I heard the back door slam shut, and I felt my daughter enter the house before I saw her. There was a blast of cold air, and I’m not just talking damp winter outdoor air; I’m talking about the iciness of her frozen over chicken-loving heart.
She stomped into the house (without removing her mucking boots – a very important fact to her mother), her face red and her hair all tangled from battle. Next thing I know, she’s yanking up her sleeves, showing me her bloody arm, and muttering things about Armando.
Armando is our rooster, named after my father. Annaliese got him when he was just days old.
Here’s the thing about baby chicks: they are cute in an ugly duckling sort of way. They chip-chirp and hop all over. They eat out of your hand and sleep in a big pile of newly sprouted feathers. Unfortunately, you have no idea which chickens are the boy chickens and which chickens are the girl chickens.
I know, I know…roosters and hens are the appropriate terms.
When you want chickens to lay eggs, it’s pretty important that you get girl chicks, or hens, in your batch.
Some people have a keen eye, and can spot a rooster from a mile away. I’m used to seeing chickens on my plate, and by that point, I couldn’t care less if it’s a hen or a rooster.
These chicken aficionados are kind enough to make teaching videos for us ignorant city-folk. They look at combs, beards, tails feathers, and wings. They give very precise scientific guidelines. After watching about two hours of chicken footage, I felt pretty confident. I learned a new skill. My mama would be so proud of me.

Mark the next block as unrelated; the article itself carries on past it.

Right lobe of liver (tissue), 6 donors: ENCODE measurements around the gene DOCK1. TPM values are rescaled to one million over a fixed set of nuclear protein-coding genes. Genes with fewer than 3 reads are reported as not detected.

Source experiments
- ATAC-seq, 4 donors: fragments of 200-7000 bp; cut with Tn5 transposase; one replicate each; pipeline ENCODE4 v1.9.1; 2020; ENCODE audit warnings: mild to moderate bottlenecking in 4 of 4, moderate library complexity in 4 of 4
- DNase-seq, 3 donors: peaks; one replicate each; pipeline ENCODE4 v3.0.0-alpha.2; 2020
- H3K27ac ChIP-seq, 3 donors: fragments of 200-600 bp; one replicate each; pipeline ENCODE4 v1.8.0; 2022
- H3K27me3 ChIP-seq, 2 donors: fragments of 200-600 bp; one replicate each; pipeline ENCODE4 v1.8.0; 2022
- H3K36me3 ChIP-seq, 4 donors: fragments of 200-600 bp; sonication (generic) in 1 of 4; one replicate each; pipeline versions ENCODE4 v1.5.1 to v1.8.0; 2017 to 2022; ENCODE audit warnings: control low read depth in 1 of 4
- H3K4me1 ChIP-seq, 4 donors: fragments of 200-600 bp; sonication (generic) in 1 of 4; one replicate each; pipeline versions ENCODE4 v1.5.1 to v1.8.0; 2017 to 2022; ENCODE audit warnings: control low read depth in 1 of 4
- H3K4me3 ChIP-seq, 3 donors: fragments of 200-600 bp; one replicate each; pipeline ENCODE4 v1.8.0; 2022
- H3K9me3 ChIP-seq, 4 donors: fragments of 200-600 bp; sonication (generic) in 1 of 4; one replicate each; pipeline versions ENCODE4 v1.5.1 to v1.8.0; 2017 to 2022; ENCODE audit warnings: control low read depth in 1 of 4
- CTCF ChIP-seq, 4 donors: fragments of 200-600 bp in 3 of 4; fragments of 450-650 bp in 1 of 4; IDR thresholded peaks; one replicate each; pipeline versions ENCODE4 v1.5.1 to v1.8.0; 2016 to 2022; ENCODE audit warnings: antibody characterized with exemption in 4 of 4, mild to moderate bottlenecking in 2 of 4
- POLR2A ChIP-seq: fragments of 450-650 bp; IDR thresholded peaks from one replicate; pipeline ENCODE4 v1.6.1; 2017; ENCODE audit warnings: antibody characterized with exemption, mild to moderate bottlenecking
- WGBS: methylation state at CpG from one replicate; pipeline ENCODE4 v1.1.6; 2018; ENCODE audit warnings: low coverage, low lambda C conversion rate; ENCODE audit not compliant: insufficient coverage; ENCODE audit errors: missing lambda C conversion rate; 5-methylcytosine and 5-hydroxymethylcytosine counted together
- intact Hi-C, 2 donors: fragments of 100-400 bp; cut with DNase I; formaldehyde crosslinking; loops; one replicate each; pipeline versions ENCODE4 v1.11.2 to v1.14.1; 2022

My daughter and I headed to the coop – me the inspector and Annaliese the chicken wrangler.
Two birds into this ordeal, my phone starts ringing. It’s my husband.
“Hey, I can’t talk now. I’m sexing chickens.”
Friends, these are the words I never thought I would utter.
My husband was, of course, confused. I assured him “sexing” chickens was nothing like “sexting” chickens, and I hung up.
That day, I did not make one correct sexing assumption. I’m convinced you don’t really know if you’ve got a boy or girl chick until they either crow or lay an egg.
Armando is most definitely a rooster. Every single time one of us steps out the back door, he crows for food. It doesn’t matter if he just ate five minutes ago. He’s the noisiest bird I know.
Annaliese held out her arm and exclaimed, “I’ve had it! That rooster has to die. He attacks me every day now, and today he bit me. I don’t want to see him again until he’s dead.”
The girl loves her chickens, both in the coop and on her dinner plate.
Armando, the poor unlucky rooster, is in solitary confinement, awaiting the death penalty.
Sorry dad. You’re namesake didn’t fare too well.
In this blood feud, it’s more than appropriate to sing out…
Winner, Winner, Chicken Dinner!